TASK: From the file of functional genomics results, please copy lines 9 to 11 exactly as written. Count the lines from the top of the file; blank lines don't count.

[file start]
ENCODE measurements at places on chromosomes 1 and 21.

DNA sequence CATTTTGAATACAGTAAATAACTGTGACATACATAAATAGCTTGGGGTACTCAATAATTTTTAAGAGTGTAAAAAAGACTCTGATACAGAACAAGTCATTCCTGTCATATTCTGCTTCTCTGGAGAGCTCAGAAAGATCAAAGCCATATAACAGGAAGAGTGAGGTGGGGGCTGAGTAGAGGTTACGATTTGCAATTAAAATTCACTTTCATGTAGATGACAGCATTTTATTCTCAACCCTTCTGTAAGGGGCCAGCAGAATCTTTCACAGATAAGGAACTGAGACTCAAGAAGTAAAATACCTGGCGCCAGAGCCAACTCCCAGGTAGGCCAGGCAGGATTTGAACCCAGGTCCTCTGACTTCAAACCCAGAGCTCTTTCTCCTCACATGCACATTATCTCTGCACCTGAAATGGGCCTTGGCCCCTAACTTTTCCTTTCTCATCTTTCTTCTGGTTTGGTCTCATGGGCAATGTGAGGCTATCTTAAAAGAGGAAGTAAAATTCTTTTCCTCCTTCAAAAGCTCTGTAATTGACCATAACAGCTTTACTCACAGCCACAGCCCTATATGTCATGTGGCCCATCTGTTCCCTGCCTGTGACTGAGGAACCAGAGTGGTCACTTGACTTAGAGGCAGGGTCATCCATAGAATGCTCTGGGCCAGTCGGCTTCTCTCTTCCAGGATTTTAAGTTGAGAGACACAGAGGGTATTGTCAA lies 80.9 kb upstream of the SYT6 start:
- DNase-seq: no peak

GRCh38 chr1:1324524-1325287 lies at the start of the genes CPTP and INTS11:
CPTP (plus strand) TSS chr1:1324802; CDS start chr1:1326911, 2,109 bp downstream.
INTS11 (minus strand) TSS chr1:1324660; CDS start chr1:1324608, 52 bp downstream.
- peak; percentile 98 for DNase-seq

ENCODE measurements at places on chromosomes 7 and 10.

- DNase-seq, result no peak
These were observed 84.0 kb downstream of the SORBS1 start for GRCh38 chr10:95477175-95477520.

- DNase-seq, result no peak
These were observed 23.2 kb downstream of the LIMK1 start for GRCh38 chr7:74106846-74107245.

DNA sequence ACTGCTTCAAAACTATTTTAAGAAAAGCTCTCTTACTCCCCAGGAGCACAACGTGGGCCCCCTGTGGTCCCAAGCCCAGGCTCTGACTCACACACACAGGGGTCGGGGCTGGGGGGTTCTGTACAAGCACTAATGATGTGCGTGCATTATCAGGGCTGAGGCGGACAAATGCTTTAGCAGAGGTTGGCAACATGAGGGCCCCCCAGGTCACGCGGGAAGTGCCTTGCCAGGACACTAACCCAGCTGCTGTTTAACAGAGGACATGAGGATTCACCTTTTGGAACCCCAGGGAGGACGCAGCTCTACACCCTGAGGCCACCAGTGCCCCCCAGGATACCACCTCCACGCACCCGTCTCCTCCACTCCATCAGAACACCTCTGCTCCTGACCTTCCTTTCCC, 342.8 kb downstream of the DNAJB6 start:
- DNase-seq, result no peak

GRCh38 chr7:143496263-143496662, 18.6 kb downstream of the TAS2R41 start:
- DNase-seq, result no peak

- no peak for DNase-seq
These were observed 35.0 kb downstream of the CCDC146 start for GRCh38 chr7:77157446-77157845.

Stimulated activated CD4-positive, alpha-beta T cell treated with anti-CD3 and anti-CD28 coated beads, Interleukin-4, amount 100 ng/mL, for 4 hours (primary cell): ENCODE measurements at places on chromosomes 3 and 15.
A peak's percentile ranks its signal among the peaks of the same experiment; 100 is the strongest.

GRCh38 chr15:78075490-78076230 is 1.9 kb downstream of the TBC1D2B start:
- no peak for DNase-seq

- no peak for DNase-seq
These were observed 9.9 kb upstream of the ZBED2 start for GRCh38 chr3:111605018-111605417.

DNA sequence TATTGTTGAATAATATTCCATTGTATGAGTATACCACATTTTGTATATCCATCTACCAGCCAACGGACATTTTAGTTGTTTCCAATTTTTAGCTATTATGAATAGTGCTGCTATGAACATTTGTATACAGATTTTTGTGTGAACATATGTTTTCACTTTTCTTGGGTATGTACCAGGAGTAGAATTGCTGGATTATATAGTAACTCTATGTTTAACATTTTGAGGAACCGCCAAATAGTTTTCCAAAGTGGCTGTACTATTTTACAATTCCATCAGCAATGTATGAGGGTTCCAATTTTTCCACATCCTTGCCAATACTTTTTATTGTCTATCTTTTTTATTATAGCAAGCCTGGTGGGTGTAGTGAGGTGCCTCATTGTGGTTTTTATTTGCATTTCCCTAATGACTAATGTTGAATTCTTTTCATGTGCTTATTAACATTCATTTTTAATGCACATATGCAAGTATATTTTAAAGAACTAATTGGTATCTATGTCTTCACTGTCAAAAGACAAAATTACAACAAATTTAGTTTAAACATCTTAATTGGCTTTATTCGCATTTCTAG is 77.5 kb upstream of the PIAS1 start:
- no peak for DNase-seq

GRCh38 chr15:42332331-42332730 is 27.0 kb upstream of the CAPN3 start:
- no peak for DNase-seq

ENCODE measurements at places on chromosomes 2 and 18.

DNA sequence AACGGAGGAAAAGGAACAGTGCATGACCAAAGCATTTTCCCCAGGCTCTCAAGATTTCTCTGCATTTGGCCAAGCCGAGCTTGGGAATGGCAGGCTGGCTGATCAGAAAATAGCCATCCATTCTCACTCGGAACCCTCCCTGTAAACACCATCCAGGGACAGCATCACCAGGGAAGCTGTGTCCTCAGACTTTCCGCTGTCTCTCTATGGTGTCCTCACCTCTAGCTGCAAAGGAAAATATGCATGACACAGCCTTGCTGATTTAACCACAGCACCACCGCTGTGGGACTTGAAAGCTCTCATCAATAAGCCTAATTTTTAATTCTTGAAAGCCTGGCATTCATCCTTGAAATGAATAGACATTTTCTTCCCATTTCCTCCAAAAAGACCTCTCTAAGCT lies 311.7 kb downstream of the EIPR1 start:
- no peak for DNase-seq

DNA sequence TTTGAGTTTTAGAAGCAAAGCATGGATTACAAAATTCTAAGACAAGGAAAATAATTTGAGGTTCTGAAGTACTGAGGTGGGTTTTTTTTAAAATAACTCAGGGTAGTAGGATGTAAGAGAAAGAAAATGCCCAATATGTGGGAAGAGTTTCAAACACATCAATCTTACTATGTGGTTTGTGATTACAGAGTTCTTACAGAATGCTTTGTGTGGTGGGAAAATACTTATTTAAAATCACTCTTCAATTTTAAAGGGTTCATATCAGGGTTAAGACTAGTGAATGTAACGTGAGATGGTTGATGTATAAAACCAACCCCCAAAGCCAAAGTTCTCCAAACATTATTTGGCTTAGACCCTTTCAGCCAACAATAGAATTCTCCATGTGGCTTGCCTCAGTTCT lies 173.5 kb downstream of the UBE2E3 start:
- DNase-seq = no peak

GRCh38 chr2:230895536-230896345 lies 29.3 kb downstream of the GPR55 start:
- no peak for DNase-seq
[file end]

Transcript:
- DNase-seq, result no peak
These were observed 84.0 kb downstream of the SORBS1 start for GRCh38 chr10:95477175-95477520.

- DNase-seq, result no peak